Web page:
When folding, use the spoon to cut through the centre of the mixture down to the bottom of the bowl, then draw the spoon diagonally through the mixture to the opposite side of the bowl closest to you. Turn the bowl about 90° and repeat the folding action, and keep repeating it until almost all the egg white has been incorporated. The mixture will be further folded as it is poured into moulds; it is important that the mixture is not over-mixed or it will lose volume.

Flour and butter are folded into egg and sugar foams when making cakes. When folding in flour to a mixture, wiggling the spoon a little as it is drawn diagonally through the mixture is often effective in breaking up small pockets of flour.


Meringues are universally popular and they form the basis of many desserts, from pavlova to Îles flottantes (poached meringues floating on a pool of custard). There are three basic types of meringue:

Swiss meringue: This is the most straightforward, widely used meringue, made by incorporating caster sugar into whisked egg whites. It is also the least stable and should be cooked as soon it is made. The resulting meringues should be crisp and dry all the way through. The addition of acidity such as white wine vinegar or lemon juice, as well as a little cornflour, helps to keep the meringue mallowy inside if required, for example for a pavlova. Using an electric whisk, the sugar can be added, little by little, once the whites have reached the stiff peak stage. The method adds just a tablespoonful of sugar per egg white to begin with, before the remainder is folded or whisked in. This method is less likely to lead to a loss of volume or softening due to over-whisking.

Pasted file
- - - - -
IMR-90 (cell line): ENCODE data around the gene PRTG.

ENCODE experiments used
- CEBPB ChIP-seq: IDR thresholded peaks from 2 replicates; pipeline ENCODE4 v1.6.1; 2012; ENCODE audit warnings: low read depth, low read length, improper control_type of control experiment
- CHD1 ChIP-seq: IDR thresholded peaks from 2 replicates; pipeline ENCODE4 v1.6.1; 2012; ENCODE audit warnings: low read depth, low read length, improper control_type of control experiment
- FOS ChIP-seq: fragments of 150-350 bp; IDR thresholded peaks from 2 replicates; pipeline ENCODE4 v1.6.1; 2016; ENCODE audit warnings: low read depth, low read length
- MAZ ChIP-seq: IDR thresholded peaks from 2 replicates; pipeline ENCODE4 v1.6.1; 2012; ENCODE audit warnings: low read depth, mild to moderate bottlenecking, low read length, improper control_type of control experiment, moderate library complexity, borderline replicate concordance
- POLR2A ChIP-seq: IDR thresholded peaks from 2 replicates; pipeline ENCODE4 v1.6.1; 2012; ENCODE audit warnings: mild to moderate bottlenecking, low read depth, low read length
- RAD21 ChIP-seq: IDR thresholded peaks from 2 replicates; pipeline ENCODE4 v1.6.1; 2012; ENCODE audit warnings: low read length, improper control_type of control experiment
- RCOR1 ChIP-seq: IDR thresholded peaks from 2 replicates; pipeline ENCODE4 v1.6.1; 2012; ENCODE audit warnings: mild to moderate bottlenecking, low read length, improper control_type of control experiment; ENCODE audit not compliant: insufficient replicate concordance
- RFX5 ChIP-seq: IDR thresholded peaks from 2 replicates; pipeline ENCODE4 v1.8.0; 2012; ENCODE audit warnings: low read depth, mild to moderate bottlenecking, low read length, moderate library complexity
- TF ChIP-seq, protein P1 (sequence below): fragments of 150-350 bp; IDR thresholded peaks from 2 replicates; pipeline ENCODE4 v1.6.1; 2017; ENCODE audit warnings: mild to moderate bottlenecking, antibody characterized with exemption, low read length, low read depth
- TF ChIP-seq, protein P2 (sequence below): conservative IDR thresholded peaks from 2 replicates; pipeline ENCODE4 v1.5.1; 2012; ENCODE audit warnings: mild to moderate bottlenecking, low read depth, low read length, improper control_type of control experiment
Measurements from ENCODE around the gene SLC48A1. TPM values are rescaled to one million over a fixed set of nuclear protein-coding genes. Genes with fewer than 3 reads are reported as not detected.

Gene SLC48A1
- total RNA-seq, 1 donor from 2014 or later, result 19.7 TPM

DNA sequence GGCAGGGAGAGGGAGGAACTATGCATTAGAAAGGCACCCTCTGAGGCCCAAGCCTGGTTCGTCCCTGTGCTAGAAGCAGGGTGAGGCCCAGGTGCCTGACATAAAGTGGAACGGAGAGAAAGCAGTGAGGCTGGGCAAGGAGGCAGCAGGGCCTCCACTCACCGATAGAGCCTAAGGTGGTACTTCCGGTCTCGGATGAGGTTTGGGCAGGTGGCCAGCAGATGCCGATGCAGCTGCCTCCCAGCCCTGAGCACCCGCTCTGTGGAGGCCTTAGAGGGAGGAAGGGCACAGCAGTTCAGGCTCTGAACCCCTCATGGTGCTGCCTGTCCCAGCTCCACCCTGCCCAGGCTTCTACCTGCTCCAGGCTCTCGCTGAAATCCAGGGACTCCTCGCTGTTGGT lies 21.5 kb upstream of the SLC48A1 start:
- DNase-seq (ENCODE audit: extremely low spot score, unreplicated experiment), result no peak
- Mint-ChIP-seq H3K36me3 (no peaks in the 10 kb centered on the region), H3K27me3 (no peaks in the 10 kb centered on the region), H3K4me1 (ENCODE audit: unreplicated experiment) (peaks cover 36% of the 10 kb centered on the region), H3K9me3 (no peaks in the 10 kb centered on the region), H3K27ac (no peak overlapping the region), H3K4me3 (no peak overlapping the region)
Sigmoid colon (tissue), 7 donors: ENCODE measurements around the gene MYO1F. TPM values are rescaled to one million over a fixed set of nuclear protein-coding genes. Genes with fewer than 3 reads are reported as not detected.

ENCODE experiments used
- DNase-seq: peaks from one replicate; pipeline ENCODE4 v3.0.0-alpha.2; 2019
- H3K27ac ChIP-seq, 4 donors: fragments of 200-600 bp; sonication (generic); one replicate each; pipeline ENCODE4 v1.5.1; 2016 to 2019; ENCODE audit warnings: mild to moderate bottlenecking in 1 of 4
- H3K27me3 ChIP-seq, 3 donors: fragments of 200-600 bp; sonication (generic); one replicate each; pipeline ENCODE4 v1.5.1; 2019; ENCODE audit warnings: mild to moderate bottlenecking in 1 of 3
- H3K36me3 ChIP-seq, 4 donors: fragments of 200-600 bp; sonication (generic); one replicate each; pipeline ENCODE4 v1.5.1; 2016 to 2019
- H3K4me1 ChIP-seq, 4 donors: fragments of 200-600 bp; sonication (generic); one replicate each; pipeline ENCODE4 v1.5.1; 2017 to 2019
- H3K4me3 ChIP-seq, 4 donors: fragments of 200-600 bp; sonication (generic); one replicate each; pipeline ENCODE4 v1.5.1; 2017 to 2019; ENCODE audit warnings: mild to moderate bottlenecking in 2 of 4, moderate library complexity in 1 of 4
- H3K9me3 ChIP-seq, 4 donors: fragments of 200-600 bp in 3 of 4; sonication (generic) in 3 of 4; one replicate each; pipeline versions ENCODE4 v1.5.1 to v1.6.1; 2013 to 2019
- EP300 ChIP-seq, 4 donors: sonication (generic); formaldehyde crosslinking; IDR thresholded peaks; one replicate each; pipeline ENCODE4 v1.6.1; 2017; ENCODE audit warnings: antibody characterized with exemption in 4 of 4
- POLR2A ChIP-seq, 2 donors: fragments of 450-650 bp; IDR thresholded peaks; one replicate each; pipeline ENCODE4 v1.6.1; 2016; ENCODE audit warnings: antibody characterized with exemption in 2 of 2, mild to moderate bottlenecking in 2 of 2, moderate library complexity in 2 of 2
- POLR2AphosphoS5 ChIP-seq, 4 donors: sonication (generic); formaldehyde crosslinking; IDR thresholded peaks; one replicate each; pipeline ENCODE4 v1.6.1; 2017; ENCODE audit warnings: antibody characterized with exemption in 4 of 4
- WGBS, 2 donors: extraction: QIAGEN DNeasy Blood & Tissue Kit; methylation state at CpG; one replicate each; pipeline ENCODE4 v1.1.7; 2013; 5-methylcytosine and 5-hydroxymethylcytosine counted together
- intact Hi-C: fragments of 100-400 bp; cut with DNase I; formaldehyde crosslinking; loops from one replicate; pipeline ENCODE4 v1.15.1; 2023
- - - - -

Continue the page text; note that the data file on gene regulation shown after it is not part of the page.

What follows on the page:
Meringue cuite: This is most often used to create baskets and structures, because the mixture is so stable and the resulting meringue is very dense, chalky and dry throughout. It is made using icing sugar, added to egg whites which have been whisked to a foam. The meringue is then whisked over heat, which helps to stabilise the egg whites. Meringue cuite’s stability means that the uncooked mixture can be kept for 24 hours before using.

Italian meringue: For this meringue a sugar syrup, made with granulated sugar, is whisked into egg whites that have been whisked to the stiff peak stage, which helps to stabilise the meringue. It should be dry throughout when cooked.

Gelatine-set desserts